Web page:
The biggest reason for this is the pacing which is agonizing at times. It’s so fast and eager to get going that it does not leave any breathing space. Characters often talk over each other, time skips from past to present and jumps all over the scenery, even at one point skipping two years right after a big three-part battle that seemed really important, and any emotional or story revelation is not given sufficient padding to allow the audience to absorb it. This is not just for the story, there’s also little to no character development because the series just won’t slow down to allow for it. All the kids have similar personalities so it’s hard to differentiate them at times; there are hints throughout the show that they seem to have varying degrees of power amongst them, but the limitations of the magic is never set. One minute they’re able to set fire to trees with their minds and stop explosions, but later on they are hit by a snow avalanche and do nothing to stop it. One girl seems to have an affinity for flight, another girl seems to do it as and when the plot needs it. Sometimes the characters mutter something to themselves before magic happens, it’s not something that is explained, it’s just something I happened to notice whilst watching so that the first time I saw it, I thought that the dubbing went out of sync with the lips. Then there’s the ‘sex’ scenes, there’s absolutely no build-up to them. Aside from Saki occasionally looking lovingly at Shun (which ultimately leads to nowhere) there is no development of the other relationships, they just happen and then move on.
Undoubtedly, there are some fantastic elements and atmosphere in this series; a society based upon secrets, the darkness invoked by the children’s powers, the mystery of the missing kids, the various mythical creatures that crop up – they could have all easily been used here to create an amazing and unique supernatural series. But the pacing and the lack of groundwork to set up the world before racing towards the development of the mystery really damages any good this series tries to do. By episode 11 the pacing finally decides to slow down a tad and some of the story developments start to sink in, but that’s way too far in. There are too many instances when something random happens on screen and the audience’s only reaction is ‘what the heck is going on?’; some answers crop up a few episodes later but so many other questions have yet to be answered.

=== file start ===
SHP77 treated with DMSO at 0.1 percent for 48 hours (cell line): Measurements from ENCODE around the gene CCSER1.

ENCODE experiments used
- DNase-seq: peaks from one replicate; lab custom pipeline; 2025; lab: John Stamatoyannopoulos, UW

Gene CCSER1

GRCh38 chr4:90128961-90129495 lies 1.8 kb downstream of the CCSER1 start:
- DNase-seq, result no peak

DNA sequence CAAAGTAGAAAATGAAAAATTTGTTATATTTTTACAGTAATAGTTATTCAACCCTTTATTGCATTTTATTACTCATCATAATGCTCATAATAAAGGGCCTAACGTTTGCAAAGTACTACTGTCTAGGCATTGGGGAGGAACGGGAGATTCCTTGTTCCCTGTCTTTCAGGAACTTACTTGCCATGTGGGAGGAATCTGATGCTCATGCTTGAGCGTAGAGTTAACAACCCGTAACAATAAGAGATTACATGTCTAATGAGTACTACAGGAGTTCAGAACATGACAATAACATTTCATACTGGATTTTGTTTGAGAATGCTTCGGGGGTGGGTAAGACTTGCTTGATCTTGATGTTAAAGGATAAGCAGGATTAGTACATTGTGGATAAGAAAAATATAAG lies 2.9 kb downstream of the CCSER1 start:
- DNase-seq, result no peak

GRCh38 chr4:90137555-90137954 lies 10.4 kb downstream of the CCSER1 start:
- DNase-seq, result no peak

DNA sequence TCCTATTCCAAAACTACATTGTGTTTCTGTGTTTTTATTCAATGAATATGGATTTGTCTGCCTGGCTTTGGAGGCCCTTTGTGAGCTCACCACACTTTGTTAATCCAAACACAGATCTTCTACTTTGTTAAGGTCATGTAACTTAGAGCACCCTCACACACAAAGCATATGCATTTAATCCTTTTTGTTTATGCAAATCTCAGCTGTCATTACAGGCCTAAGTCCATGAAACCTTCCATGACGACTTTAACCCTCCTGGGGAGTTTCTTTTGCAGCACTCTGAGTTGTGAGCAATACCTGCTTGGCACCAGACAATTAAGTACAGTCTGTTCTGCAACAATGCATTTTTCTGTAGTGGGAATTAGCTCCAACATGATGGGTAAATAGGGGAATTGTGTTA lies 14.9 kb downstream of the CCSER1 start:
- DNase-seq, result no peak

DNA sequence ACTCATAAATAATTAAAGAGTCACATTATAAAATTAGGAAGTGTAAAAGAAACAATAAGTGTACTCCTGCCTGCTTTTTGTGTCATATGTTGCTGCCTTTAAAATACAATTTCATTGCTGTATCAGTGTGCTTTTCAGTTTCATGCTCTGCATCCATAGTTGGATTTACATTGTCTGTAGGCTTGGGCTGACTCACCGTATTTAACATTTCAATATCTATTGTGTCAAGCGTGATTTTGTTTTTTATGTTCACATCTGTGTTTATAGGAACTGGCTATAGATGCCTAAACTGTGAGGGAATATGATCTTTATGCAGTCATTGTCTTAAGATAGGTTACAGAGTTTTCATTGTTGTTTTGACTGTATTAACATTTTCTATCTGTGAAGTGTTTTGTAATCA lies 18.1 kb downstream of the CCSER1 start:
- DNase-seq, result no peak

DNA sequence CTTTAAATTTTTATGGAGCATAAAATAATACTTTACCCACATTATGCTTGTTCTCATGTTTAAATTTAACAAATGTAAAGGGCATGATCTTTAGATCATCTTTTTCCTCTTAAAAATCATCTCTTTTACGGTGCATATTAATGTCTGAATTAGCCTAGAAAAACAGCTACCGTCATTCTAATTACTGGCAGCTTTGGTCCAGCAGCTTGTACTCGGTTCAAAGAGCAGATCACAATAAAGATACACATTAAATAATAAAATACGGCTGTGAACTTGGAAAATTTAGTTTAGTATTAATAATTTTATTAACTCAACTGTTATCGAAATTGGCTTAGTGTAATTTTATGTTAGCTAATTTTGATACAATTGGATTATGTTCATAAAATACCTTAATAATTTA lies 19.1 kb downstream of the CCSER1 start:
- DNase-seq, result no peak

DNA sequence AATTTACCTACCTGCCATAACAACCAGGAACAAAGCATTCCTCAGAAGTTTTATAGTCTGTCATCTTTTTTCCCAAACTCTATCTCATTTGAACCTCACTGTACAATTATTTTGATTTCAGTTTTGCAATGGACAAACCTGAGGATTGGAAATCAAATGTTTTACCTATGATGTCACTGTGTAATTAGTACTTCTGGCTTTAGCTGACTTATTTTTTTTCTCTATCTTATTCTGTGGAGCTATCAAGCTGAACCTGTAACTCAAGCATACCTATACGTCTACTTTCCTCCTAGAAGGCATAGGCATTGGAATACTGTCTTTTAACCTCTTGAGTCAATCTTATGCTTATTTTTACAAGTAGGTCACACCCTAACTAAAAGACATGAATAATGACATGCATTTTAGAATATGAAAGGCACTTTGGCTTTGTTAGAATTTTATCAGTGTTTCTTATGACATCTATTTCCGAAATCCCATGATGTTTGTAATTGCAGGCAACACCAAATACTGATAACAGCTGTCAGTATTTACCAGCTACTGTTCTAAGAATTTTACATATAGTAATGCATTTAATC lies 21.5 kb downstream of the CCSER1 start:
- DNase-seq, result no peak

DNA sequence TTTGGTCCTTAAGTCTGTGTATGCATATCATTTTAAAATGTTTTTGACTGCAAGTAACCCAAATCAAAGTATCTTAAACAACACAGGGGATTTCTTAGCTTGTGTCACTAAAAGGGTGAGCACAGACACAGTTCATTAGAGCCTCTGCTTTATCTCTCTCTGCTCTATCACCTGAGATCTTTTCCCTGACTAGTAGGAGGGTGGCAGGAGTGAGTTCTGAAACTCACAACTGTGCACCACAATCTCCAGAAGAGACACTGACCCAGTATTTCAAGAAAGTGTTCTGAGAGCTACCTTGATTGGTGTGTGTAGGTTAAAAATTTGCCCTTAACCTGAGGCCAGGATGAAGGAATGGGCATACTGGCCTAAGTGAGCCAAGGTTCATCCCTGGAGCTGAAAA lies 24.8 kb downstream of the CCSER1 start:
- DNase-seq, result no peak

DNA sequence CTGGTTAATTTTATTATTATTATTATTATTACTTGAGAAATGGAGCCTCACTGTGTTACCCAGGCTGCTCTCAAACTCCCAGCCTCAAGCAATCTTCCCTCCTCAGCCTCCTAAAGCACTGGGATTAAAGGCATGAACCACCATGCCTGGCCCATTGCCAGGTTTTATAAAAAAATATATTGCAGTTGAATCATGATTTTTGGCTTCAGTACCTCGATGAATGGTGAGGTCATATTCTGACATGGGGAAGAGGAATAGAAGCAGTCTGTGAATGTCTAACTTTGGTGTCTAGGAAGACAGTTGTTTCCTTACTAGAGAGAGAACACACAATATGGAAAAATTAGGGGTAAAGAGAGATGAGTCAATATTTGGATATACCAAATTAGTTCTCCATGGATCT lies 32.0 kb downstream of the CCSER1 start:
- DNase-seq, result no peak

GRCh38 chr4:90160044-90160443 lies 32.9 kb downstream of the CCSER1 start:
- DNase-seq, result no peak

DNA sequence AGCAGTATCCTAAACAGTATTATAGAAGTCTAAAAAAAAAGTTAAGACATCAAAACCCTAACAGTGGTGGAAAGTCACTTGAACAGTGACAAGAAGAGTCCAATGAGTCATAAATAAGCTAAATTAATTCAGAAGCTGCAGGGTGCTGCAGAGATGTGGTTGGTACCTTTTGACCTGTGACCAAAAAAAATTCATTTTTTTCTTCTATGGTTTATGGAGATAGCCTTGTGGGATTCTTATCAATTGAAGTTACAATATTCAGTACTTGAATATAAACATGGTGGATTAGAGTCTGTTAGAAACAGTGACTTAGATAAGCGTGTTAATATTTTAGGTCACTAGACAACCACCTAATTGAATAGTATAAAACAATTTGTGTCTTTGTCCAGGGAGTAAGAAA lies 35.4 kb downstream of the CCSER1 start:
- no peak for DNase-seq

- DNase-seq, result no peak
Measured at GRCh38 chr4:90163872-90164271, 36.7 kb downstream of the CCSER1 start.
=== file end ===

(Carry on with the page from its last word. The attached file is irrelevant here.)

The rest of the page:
The animation quality is very inconsistent despite being one of the highlights; it makes great use of colour and shadowing, often blossoming at times when the series takes darker turns in the story, but it dips and peaks in quality from episode to episode. The backgrounds are lovely and a lot of detail has gone into them to create some atmosphere, especially for the closing animation, but the character designs leave much to be desired; the kids often have the same face with minor hair style differences to tell them apart, and the mutant rats are not memorable either. There seems to be an unhealthy obsession with zooming onto crotches and bums of the characters too.
DVD extras include clean closing, Japanese promos and trailers for various MVM series such as Familiar of Zero and Accel World.
From the New World is a frustrating watch; its fantastical ideas, themes and atmosphere are overwhelmed by the awful pacing, unmemorable characters and failing to set out the groundwork before trying to build the ‘big mystery’. I wanted to like it as it has a lot of the supernatural and horror elements that should be praiseworthy but there are too many instances where its too confusing to get involved in what was happening. I certainly won’t judge anyone who cannot get past the first few episodes due to this. Maybe the questions will be answered in the next set, or maybe not. If you are a fan of the genre and have a level of patience to wade through the show’s vague storytelling, then rent it and proceed with caution.